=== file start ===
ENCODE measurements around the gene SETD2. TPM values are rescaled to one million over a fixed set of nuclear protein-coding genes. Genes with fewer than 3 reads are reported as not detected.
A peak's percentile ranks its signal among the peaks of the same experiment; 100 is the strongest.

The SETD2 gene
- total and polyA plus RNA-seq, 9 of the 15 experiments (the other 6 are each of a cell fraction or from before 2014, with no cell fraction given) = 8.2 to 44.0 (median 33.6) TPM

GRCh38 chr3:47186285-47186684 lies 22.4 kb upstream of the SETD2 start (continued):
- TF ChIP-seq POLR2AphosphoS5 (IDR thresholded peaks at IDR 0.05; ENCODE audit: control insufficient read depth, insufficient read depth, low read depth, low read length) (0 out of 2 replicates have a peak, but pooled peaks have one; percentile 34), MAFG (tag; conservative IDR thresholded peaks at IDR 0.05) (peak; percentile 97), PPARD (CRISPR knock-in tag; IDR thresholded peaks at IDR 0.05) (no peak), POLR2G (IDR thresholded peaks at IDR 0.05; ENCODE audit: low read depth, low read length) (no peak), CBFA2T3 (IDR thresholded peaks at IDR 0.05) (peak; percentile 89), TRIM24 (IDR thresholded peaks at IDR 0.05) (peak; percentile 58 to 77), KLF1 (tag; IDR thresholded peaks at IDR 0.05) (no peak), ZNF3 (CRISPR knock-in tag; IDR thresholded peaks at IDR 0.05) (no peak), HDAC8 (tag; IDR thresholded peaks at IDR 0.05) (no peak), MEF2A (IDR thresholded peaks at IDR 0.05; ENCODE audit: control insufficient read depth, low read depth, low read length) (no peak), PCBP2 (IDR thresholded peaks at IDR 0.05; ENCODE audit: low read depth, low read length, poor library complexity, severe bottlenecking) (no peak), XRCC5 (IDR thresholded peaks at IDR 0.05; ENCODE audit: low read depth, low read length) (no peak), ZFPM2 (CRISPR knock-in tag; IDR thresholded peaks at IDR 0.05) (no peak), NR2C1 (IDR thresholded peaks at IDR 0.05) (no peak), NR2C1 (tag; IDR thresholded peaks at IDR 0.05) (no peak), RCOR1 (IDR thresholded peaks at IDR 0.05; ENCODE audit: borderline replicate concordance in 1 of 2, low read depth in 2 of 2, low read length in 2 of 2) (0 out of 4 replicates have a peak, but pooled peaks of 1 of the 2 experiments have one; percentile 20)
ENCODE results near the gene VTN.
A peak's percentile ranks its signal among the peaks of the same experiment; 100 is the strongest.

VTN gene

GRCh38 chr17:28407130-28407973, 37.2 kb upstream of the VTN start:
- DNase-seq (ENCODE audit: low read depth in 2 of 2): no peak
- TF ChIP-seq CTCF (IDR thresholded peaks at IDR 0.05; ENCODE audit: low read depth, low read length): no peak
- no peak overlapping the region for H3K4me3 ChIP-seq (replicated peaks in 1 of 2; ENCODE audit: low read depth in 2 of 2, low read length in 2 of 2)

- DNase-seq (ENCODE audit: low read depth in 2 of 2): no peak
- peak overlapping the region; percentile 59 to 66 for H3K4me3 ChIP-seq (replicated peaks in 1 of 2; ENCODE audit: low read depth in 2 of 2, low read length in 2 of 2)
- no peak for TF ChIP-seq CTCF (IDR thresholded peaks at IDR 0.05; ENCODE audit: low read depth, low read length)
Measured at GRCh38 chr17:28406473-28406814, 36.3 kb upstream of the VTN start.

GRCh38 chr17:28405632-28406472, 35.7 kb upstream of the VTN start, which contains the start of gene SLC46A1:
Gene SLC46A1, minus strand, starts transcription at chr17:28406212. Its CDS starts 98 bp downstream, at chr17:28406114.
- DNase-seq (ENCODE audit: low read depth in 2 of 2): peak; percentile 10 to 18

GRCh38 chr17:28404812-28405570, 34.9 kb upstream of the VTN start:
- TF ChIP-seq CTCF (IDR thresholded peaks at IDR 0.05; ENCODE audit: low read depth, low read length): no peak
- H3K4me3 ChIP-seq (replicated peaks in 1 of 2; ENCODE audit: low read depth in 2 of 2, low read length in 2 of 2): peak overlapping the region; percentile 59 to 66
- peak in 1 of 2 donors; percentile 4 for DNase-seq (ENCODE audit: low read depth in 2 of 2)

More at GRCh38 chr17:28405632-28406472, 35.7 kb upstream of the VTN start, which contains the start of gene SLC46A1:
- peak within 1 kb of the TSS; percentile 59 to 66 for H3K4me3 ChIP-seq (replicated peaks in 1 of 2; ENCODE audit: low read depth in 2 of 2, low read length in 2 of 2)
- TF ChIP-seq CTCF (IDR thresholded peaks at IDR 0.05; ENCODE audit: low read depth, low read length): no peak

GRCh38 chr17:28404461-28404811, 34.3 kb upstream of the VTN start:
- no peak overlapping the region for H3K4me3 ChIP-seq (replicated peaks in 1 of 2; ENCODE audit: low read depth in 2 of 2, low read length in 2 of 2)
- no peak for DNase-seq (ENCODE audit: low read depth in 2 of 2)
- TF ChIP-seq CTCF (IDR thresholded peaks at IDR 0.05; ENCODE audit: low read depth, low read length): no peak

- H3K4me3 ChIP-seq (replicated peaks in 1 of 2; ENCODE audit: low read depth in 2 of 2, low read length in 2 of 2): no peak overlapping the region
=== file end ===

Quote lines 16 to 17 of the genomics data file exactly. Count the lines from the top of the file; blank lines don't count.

- no peak for TF ChIP-seq CTCF (IDR thresholded peaks at IDR 0.05; ENCODE audit: low read depth, low read length)
Measured at GRCh38 chr17:28406473-28406814, 36.3 kb upstream of the VTN start.